DCM’s Remarks for Indego Africa Graduation Ceremony

Honorable Minister of Disaster Management and Refugee Affairs for the Republic of Rwanda, Jeanne d’Arc De Bonheur

Ladies and Gentlemen; all protocols observed –

Good morning.  Mwaramutse.

I am here today to honor the 50 graduates of the Indego Africa program that the U.S. Embassy had the privilege to support through our Julia Taft Fund.  This program aimed to help female refugees improve their economic potential by honing their craft and small business skills.  Not only have they done so, but they also came together to form a cooperative to help support each other and more efficiently market their products, both domestically and internationally.  The cooperative is called Akeza Karigura, which I am told means, “A beautiful thing is searched for” in Kirundi.  I could not think of a better name for this group of artisans as this is exactly why we are here today – to witness the beauty these remarkable women have been able create despite their difficult circumstances.

From what I have seen today, the project has been a great success. I congratulate Country Director Rosine and Indego Africa.  I also want to take a moment to recognize the great work UNHCR, MIDIMAR, and their partners do to support the everyday needs of refugees.  Without your dedication, we would not be here celebrating this graduation.

The United States has demonstrated leadership in supporting refugees around the world and, specifically here in Rwanda.  During the last year alone, the U.S. Government contributed nearly $33 million, equivalent to approximately 27 billion Rwandan francs, through our funding to UNHCR as well as direct assistance to organizations such as the American Refugee Committee, Save the Children, and Handicap International.  This amount represents more than half of all donor funding for refugees in Rwanda.  We also gave an additional $11 million dollars to the World Food Program through USAID’s Food For Peace program.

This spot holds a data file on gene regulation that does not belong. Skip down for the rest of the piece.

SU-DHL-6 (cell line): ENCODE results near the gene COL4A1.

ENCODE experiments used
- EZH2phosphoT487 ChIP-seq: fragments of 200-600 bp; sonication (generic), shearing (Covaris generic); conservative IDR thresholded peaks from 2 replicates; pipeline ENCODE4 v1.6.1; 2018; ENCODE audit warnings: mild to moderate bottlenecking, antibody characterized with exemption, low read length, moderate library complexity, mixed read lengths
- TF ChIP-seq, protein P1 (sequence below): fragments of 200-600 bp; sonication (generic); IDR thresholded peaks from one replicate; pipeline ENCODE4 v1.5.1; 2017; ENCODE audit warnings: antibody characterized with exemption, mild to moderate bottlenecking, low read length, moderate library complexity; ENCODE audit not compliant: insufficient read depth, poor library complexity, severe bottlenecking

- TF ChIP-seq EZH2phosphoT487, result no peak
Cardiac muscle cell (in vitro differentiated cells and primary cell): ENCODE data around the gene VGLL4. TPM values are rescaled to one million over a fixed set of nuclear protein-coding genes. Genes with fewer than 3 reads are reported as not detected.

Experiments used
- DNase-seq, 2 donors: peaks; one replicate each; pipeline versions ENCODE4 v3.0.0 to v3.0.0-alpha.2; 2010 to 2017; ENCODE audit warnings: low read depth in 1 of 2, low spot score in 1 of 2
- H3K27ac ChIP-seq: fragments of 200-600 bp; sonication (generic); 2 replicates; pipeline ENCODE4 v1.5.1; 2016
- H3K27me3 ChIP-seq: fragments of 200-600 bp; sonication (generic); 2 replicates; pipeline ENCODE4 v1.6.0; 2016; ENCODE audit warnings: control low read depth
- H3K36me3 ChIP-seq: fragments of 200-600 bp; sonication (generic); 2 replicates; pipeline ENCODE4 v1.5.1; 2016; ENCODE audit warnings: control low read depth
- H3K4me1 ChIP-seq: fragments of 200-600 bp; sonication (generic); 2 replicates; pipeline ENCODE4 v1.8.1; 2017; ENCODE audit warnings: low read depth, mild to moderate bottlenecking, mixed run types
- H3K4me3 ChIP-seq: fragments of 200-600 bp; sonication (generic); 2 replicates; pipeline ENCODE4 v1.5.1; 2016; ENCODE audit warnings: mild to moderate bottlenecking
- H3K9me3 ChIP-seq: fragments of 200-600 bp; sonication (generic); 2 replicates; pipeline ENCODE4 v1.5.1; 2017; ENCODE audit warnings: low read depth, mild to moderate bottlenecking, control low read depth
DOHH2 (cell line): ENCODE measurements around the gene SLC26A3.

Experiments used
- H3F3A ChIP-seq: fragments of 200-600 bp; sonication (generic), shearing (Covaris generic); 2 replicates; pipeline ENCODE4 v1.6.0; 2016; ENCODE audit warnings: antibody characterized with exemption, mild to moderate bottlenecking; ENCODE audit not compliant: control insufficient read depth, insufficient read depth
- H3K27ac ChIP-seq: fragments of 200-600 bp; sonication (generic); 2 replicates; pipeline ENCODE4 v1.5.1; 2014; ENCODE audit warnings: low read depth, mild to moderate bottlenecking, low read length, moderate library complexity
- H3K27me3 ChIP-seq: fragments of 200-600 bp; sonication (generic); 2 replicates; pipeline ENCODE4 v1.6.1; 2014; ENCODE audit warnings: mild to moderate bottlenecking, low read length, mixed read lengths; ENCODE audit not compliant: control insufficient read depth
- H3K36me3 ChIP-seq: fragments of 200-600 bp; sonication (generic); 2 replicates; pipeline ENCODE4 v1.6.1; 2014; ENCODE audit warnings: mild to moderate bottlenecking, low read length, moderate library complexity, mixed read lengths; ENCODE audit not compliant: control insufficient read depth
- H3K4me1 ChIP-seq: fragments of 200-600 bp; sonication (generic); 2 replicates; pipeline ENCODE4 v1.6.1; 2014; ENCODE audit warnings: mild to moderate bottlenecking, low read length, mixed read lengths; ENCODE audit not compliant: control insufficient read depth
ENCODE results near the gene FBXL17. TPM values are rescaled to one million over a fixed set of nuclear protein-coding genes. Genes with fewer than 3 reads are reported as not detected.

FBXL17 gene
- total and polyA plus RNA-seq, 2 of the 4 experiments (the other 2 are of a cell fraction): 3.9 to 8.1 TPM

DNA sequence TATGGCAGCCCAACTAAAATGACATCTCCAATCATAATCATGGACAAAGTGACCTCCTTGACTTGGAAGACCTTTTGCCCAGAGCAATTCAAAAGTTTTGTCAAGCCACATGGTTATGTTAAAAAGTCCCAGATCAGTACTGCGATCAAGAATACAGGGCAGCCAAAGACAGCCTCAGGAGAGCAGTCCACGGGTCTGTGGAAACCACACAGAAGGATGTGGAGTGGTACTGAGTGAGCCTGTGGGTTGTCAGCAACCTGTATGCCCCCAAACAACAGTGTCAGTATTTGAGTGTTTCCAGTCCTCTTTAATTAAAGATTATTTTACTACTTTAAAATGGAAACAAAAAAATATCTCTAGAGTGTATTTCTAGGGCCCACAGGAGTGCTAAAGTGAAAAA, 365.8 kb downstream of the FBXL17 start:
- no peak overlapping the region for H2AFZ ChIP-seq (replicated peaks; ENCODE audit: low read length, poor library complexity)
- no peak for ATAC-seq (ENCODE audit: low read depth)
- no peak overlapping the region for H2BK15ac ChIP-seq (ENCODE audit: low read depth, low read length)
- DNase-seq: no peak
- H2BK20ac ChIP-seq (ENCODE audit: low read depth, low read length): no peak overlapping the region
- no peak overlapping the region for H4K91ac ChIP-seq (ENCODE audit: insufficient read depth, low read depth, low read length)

The U.S. Government is committed to supporting refugees around the world because we believe that everyone deserves to live in safety and dignity.  We also firmly believe that humanitarian assistance alone is not enough to ensure a dignified life.  While it is important to provide for refugees’ basic needs, it is even more important to ensure that refugees have access to schools, the healthcare system, and opportunities to earn an income.

Despite its relatively small size, Rwanda has shouldered a heavy burden hosting a refugee population that has more than doubled in the last two years.  Last year, the Rwandan government made a series of commitments to increase integrated education, invest in livelihoods opportunities, and broaden healthcare access for refugees.  We are excited to continue supporting the Rwandan government as it works to increase the socioeconomic integration of refugees.

Now, to the graduates:  I hope you feel that you have more skills than you did one year ago, and therefore more potential to continue your income generating businesses.  But even more importantly, I hope you have more confidence and faith in your own ability to successfully provide for your families and community no matter the circumstances.  I also want to encourage you to share your stories with other refugees.  Show them that with some creativity, passion and commitment you can take ownership of your future in pursuit of a better life.